SEE: Analyzing An Acquisition Announcement

Stock Price
Since late 2008, American Pacific's stock has traded exclusively below $10. In February 1992, it traded as high as $41. In recent years, its best effort was $18 in October 2007.

In 2008, operating profits were the highest in its history at $24.9 million. There's a good chance its adjusted EBITDA will be $35 million in 2012. That's only $7 million or 16.7% less than in 2008. While it might not deserve an $18 stock price, it also can be said that it doesn't deserve $8, as well. Both DuPont (NYSE:DD) and Dow (NYSE:DOW) have enterprise values approximately eight times EBITDA. American Pacific's multiple is less than four times EBITDA. The true value likely lies somewhere in between.

The Bottom Line
American Pacific should generate $220 million in revenue in 2012. It's never going to be confused for DuPont or Dow. However, its downside appears limited. For those willing to bet on this tiny micro cap, you will be rewarded soon enough.

Use the Investopedia Stock Simulator to trade the stocks mentioned in this stock analysis, risk free!

At the time of writing, Will Ashworth did not own shares in any of the companies mentioned in this article.

Related Articles
  1. Options & Futures

    Use Options to Hedge Against Iron Ore Downslide

    Using iron ore options is a way to take advantage of a current downslide in iron ore prices, whether for producers or traders.
  2. Stock Analysis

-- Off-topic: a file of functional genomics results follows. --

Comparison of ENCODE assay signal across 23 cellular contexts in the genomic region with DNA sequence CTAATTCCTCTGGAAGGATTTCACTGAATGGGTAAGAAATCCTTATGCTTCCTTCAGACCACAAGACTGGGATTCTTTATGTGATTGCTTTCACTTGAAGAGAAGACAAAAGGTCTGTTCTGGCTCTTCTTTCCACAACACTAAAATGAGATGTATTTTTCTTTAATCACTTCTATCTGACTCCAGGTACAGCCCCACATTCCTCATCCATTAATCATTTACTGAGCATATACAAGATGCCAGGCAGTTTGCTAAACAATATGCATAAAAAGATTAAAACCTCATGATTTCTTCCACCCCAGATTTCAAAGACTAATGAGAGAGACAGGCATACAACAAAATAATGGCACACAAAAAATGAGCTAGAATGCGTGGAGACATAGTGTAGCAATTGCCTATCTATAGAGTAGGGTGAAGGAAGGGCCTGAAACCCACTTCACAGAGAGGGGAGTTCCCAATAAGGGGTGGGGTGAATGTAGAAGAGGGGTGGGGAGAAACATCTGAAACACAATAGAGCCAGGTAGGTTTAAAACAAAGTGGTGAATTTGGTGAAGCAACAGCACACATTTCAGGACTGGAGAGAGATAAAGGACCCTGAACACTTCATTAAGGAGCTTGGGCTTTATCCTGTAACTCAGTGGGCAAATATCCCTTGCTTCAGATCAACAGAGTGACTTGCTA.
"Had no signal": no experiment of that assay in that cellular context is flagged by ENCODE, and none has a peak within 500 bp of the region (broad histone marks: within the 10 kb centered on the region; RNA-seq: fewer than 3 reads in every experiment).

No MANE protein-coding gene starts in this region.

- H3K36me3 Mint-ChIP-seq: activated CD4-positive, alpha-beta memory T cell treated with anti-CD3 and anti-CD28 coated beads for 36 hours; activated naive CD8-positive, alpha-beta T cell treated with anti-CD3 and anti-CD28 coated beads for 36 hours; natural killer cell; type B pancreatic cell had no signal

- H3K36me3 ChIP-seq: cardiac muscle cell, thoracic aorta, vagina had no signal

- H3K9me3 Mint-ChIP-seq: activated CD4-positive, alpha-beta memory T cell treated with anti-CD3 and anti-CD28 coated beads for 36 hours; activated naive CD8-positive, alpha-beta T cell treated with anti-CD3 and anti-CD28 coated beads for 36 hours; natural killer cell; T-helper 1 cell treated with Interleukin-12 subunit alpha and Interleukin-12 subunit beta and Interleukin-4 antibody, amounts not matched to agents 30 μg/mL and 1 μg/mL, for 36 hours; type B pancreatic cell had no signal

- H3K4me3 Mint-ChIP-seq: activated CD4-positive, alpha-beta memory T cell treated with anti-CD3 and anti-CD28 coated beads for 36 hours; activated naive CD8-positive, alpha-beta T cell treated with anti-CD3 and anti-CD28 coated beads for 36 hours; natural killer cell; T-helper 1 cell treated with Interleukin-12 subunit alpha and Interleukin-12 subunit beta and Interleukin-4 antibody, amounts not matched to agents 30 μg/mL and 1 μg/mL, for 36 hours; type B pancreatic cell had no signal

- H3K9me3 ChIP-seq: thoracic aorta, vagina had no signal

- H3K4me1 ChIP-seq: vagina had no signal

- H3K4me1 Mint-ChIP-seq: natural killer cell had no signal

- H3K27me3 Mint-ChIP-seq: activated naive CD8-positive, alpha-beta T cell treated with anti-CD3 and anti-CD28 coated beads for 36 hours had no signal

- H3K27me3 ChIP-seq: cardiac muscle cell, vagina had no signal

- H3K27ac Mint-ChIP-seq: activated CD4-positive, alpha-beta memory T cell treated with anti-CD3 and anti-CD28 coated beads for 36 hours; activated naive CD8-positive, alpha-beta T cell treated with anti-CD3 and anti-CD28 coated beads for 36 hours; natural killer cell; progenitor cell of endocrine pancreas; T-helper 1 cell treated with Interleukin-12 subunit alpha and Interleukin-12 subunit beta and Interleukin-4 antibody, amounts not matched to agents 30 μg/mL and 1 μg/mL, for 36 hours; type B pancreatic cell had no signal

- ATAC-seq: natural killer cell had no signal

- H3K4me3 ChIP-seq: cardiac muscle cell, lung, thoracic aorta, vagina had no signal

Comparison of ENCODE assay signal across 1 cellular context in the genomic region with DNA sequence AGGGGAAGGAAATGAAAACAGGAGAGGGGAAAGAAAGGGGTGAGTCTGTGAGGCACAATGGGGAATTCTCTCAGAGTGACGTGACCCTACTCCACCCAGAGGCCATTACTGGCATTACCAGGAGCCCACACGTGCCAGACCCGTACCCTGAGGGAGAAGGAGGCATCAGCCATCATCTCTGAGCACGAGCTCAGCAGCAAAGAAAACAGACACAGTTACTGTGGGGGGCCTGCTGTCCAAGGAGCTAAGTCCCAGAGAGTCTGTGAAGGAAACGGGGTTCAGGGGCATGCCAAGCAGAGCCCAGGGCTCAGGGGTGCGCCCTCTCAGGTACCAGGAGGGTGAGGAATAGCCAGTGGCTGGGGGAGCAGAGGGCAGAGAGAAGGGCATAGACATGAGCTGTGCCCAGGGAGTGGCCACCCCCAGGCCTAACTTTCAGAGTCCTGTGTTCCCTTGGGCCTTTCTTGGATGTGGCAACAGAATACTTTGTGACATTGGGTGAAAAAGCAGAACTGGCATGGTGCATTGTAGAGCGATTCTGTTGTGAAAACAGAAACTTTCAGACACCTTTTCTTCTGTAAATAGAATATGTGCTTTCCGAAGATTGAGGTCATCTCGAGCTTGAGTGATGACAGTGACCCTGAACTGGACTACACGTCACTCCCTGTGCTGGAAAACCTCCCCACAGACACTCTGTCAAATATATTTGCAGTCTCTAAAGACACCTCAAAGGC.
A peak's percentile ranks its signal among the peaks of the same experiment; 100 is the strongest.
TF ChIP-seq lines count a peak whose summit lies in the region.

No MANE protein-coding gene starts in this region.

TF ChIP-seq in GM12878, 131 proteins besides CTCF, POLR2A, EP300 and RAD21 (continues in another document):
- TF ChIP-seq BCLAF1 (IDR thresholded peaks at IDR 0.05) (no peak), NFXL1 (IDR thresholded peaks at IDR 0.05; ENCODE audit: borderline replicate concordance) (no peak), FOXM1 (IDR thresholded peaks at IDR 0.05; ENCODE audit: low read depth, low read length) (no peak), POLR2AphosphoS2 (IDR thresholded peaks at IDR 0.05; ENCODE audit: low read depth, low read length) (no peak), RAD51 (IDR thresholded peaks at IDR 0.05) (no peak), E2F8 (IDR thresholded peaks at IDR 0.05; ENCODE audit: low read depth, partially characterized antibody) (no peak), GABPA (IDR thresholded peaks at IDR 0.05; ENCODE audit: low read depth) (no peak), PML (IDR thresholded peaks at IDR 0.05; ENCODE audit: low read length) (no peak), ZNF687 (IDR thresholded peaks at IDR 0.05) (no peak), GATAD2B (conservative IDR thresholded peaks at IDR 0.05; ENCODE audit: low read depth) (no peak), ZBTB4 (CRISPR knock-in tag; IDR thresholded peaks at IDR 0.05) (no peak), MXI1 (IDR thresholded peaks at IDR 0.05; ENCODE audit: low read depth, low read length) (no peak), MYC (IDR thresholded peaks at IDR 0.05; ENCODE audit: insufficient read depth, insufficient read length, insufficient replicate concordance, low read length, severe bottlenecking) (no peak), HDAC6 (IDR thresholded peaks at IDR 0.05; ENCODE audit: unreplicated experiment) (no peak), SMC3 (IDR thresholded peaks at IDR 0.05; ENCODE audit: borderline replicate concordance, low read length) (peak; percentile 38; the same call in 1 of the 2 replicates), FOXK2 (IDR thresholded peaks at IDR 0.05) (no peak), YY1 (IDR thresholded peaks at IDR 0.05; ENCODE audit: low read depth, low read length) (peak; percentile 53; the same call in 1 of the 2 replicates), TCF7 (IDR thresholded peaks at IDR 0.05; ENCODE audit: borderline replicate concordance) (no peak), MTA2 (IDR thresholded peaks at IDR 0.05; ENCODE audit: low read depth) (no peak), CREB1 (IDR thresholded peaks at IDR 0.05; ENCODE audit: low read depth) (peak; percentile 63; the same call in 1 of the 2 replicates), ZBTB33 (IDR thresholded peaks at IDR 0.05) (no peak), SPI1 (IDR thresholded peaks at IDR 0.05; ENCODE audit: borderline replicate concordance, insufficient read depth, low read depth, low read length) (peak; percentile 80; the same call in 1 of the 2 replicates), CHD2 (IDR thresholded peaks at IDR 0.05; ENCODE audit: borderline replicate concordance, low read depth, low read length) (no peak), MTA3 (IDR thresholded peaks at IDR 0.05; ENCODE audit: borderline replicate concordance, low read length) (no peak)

Net Neutrality: Pros and Cons

    The fight over net neutrality has become an amazing spectacle. But at its core, it's yet another skirmish in cable television's war to remain relevant.
  3. Markets

    Why Gluten Free Is Now Big Business

    Is it essential to preserving your health, or just another diet fad? Either way, gluten-free foods have become big business.
  4. Professionals

    Chinese Slowdown Affects Iron Ore Market

    The Chinese economy's ongoing slowdown is having a major impact on iron ore demand.
  5. Entrepreneurship

    Top 10 Side Jobs You Could Start Now

    Ways to make extra cash in your spare time.
  6. Personal Finance

    A Day in the Life of an Equity Research Analyst

    What does an equity research analyst do on an everyday basis?
  7. Mutual Funds & ETFs

    ETF Analysis: PowerShares S&P 500 Downside Hedged

    Find out about the PowerShares S&P 500 Downside Hedged ETF, and learn detailed information about characteristics, suitability and recommendations of it.
  8. Mutual Funds & ETFs

    ETF Analysis: ProShares Large Cap Core Plus

    Learn information about the ProShares Large Cap Core Plus ETF, and explore detailed analysis of its characteristics, suitability and recommendations.